Ken Allen, owner of Reno-based Amplified Entertainment, also has his business on pause due to the current public health crisis. Allen said he lost about $12,000 in revenue in March and forecasts losing between $15,000-$20,000 in April.
“During this time, it’s just rough for everyone,” said Allen, whose company DJs everything from weddings to corporate events to city festivals. “For us, I would say we’ve had at least 30 postponements. And it’s tough to reschedule something when you have a fear of the unknown.”
With a dozen DJs on staff, Allen said the lack of bookings has “affected every single” member on his team.
Though, he noted that each of them has other means of income through different fulltime or part-time jobs.
Still, as the team leader, Allen said he is staying in contact with his staff and spreading positivity, adding: “You can’t pass on positivity if you don’t have it coming from the top.”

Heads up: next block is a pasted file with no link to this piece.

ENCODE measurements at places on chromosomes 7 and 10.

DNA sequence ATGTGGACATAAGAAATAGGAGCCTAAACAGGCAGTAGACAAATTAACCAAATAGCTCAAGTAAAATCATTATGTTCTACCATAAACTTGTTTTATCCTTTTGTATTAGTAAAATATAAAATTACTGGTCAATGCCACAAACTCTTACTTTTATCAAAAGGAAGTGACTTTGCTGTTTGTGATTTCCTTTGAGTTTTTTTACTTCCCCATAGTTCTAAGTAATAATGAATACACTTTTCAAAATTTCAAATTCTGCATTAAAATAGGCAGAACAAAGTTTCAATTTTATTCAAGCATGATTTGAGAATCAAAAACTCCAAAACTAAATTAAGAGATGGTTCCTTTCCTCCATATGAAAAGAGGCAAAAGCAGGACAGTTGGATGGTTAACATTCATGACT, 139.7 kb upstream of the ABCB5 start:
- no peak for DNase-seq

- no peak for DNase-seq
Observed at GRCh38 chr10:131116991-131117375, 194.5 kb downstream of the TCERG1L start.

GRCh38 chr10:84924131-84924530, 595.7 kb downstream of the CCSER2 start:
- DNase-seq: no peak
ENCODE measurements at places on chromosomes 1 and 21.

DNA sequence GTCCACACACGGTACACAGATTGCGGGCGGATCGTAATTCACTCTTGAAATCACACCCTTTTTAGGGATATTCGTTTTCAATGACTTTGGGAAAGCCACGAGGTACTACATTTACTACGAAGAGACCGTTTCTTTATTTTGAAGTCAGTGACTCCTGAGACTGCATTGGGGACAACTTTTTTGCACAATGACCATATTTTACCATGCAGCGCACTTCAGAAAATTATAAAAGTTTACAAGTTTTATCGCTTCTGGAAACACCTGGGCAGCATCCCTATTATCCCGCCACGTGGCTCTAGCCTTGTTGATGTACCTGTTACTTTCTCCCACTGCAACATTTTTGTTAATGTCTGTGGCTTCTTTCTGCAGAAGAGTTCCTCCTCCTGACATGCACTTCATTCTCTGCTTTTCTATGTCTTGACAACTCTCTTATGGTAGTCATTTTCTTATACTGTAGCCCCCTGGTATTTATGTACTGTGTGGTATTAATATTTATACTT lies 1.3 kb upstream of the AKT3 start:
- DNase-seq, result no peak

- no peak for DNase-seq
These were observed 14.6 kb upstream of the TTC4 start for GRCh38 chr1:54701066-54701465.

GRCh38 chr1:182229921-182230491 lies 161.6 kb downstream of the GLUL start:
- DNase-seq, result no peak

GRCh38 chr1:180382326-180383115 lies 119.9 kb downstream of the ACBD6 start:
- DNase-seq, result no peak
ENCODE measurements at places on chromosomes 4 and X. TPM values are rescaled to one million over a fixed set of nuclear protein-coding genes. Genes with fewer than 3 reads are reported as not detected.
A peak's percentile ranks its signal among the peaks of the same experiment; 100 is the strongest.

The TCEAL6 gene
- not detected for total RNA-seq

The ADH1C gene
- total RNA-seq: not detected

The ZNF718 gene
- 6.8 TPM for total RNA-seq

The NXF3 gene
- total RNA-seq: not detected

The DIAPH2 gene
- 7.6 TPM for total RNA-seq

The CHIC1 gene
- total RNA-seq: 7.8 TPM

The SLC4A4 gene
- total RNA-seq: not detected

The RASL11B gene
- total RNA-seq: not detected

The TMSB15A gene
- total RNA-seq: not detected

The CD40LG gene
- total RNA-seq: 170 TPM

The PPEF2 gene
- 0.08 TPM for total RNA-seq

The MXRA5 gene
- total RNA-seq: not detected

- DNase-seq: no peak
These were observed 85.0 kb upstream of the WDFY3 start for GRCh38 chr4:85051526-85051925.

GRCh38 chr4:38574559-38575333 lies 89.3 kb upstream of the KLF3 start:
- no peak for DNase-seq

Since the wave of COVID-related postponements, Amplified Entertainment has stayed heavy on social media, posting things like memes of positivity and short clips of Allen (aka DJ Kentot) spinning records (and sometimes dancing to MC Hammer) inside his home.
‘ACT OF GOD’ CLAUSES
Notably, all three business owners interviewed by the NNBW said they have a type of “act of God” clause in their contracts — and the COVID-19 pandemic would fall in that category.
For example, Epik Weddings’ contract includes a non-refundable 50% booking fee, but it allows clients impacted by COVID-19 to move the booking fee to a new event any time within 12 months of the original event date.
Lu’s clause allows clients to reschedule or be refunded. So far, he said clients aren’t asking for a refund because they “still want to get married and still want me.”
Allen said Amplified Entertainment’s clause says if a client can’t reschedule an event — “like a birthday party,” he said — they work with individuals to get their deposit back.
He added: “We want to be there for the community, so we’re more than happy — if they’re in super hard times and must cancel — to work with them.”